Panicked Denver residents kept liquor, marijuana stores open during coronavirus shutdown

Denver Mayor Michael Hancock reversed himself twice on March 23 when he ordered residents to stay at home to prevent spreading the coronavirus sweeping the country.

Had he stuck to his instinct, the mayor could have avoided hours of intense lobbying from residents, small-business owners, industry advocates and politicians, all of whom urged his administration toward the city’s ultimate conclusion: Liquor stores and recreational marijuana shops should be considered essential and remain open during Denver’s stay-at-home order.

Instead, Hancock double-checked during his afternoon news conference when asked by a reporter about the two types of businesses.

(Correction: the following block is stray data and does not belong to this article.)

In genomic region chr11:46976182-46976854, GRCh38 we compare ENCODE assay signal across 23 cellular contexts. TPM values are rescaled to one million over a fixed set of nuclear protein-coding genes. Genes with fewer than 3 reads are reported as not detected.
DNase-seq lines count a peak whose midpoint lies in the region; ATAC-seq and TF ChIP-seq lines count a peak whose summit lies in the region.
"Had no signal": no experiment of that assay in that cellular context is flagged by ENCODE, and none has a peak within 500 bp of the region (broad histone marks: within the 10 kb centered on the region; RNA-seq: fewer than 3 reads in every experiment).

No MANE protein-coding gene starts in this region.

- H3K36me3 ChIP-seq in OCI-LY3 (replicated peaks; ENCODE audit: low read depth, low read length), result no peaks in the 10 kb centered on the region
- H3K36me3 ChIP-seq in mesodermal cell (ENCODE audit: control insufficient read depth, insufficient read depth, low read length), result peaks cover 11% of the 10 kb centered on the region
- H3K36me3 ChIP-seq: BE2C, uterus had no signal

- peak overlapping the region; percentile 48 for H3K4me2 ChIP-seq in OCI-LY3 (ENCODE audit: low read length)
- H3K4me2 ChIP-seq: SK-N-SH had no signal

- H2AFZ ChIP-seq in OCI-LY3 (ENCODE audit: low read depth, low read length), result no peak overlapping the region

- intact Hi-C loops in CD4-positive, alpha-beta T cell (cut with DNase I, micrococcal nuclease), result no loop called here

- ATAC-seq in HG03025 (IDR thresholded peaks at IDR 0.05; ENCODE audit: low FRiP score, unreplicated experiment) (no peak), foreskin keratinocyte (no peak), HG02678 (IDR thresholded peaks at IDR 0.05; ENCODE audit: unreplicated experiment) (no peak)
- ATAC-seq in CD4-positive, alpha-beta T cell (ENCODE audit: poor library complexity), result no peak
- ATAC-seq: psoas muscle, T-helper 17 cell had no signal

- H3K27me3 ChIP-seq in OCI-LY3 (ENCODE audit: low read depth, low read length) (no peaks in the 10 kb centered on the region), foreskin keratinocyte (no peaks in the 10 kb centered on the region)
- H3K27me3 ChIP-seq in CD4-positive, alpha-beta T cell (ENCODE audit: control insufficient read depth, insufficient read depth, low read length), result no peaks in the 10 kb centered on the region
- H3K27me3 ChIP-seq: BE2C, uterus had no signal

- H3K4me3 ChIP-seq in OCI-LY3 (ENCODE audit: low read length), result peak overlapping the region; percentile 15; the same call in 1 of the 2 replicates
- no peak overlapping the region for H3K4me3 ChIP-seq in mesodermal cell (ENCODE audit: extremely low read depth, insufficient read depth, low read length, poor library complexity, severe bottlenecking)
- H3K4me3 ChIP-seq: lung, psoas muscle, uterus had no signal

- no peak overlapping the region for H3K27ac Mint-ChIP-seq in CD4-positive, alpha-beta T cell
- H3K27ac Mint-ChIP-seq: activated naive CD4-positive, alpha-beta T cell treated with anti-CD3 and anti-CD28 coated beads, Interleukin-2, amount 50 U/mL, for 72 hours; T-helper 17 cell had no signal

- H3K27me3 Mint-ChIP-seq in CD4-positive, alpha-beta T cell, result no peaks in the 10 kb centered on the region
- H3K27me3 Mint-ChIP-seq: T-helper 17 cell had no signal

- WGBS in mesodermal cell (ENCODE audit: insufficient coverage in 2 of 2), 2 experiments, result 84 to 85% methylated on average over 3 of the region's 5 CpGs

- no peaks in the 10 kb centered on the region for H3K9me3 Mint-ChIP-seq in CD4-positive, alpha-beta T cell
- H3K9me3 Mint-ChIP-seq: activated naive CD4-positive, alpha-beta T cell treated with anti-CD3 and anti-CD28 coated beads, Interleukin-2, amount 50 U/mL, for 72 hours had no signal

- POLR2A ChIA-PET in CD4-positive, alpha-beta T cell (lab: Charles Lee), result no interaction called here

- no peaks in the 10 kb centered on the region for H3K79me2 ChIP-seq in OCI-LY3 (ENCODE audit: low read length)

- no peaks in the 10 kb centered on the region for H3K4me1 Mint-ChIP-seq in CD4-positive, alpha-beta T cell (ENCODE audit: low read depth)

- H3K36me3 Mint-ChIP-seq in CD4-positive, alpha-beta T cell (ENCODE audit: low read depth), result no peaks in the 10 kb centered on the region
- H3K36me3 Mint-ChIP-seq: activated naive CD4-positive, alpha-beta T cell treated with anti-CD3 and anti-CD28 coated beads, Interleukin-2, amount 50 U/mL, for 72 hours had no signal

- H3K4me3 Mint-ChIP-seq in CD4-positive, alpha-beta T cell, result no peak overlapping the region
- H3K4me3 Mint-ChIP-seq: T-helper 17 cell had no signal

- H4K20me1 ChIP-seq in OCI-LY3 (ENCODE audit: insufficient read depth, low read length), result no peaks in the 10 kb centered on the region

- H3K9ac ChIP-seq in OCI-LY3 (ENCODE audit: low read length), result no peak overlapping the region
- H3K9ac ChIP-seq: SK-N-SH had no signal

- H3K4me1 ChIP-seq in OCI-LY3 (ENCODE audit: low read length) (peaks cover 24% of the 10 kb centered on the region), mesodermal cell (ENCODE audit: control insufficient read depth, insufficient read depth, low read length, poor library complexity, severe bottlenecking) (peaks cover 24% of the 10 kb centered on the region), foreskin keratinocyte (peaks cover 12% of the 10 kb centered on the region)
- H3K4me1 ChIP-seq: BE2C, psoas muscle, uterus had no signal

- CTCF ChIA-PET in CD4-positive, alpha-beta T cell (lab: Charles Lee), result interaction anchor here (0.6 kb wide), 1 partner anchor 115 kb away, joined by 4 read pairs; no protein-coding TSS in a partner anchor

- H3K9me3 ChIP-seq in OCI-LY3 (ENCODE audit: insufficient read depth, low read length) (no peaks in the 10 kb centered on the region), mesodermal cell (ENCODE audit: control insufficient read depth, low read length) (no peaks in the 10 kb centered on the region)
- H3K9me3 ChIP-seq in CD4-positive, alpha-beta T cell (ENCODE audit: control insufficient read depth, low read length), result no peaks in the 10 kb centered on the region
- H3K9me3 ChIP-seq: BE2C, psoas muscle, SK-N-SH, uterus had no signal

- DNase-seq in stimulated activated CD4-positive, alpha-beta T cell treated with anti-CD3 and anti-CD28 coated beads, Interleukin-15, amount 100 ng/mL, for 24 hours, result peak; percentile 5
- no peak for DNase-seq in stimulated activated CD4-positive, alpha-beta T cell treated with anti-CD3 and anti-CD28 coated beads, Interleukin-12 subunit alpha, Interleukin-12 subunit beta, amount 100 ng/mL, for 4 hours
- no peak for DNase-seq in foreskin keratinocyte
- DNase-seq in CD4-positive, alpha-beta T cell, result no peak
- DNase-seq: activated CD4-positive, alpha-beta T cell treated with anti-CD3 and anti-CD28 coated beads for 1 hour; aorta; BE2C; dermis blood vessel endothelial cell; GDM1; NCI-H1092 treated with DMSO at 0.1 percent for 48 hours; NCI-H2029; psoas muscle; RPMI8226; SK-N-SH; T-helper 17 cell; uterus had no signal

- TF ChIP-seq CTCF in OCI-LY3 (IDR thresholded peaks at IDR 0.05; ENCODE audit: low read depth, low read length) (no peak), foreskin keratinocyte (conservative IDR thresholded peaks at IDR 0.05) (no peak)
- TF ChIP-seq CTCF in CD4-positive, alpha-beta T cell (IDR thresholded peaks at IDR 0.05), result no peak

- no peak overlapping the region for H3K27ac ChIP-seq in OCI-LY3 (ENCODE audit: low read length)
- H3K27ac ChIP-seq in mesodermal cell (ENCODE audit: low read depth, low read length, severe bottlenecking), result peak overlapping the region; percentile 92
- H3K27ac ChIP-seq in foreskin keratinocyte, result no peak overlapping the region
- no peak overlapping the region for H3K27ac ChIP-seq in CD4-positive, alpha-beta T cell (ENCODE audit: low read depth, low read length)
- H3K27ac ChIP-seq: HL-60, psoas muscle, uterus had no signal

“As far as the liquor store and I am concerned, yes, very essential,” Hancock said with a laugh, but he looked to a city attorney for guidance, asking her to the stage.

“I don’t want to give the wrong information, but I think we’ve allowed them to continue operating, particularly for medical marijuana,” Hancock said of dispensaries.

Seconds later, Marley Bordovsky, Denver’s director of prosecution, looked into the camera and said neither liquor stores nor recreational marijuana shops were considered essential and they would close the next day under the mayor’s order.

“That’s exactly what I was going to say,” Hancock said as he reclaimed the microphone.

With that, the phones started ringing and a large lobbying effort mobilized. Conducted outside the public’s view, its goal was to keep hundreds of stores open, thousands of Denverites employed and entire industries functioning across the city.